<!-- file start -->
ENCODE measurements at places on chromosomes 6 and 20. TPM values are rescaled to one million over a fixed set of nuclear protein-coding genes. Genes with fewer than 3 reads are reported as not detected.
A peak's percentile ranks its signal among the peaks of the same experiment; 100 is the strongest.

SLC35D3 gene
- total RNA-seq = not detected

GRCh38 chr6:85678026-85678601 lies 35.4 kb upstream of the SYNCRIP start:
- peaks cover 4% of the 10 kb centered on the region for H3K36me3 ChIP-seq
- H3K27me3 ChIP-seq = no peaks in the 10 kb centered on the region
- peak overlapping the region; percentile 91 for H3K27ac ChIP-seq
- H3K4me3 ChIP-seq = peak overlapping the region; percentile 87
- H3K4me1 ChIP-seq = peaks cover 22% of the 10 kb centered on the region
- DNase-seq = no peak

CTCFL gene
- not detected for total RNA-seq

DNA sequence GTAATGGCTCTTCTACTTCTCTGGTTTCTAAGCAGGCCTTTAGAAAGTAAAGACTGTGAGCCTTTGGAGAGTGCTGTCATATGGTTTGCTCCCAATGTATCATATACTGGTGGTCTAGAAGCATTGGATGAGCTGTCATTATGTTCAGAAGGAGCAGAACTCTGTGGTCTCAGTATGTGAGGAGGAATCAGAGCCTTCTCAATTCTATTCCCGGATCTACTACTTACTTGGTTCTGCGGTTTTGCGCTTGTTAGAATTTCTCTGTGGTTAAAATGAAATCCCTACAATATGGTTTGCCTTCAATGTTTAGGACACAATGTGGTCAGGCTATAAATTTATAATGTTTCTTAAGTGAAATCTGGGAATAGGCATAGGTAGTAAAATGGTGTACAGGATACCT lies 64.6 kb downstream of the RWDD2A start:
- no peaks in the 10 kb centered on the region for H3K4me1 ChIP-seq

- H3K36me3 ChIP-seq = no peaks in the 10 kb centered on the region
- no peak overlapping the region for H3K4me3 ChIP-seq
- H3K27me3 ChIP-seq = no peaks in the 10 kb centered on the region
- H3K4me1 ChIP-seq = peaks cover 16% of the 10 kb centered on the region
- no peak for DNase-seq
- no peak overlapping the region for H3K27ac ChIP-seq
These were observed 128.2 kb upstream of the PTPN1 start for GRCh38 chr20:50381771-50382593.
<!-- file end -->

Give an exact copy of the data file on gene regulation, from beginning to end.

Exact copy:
ENCODE measurements at places on chromosomes 6 and 20. TPM values are rescaled to one million over a fixed set of nuclear protein-coding genes. Genes with fewer than 3 reads are reported as not detected.
A peak's percentile ranks its signal among the peaks of the same experiment; 100 is the strongest.

SLC35D3 gene
- total RNA-seq = not detected

GRCh38 chr6:85678026-85678601 lies 35.4 kb upstream of the SYNCRIP start:
- peaks cover 4% of the 10 kb centered on the region for H3K36me3 ChIP-seq
- H3K27me3 ChIP-seq = no peaks in the 10 kb centered on the region
- peak overlapping the region; percentile 91 for H3K27ac ChIP-seq
- H3K4me3 ChIP-seq = peak overlapping the region; percentile 87
- H3K4me1 ChIP-seq = peaks cover 22% of the 10 kb centered on the region
- DNase-seq = no peak

CTCFL gene
- not detected for total RNA-seq

DNA sequence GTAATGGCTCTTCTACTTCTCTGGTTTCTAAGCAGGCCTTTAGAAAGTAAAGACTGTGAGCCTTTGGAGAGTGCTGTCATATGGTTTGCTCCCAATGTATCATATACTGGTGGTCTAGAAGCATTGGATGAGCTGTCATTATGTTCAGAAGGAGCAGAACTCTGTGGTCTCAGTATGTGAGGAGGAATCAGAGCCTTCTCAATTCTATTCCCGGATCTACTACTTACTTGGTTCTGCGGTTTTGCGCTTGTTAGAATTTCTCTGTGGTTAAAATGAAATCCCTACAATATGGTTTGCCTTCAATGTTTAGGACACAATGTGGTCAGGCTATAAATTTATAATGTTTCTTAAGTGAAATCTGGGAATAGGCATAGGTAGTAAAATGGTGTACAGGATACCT lies 64.6 kb downstream of the RWDD2A start:
- no peaks in the 10 kb centered on the region for H3K4me1 ChIP-seq

- H3K36me3 ChIP-seq = no peaks in the 10 kb centered on the region
- no peak overlapping the region for H3K4me3 ChIP-seq
- H3K27me3 ChIP-seq = no peaks in the 10 kb centered on the region
- H3K4me1 ChIP-seq = peaks cover 16% of the 10 kb centered on the region
- no peak for DNase-seq
- no peak overlapping the region for H3K27ac ChIP-seq
These were observed 128.2 kb upstream of the PTPN1 start for GRCh38 chr20:50381771-50382593.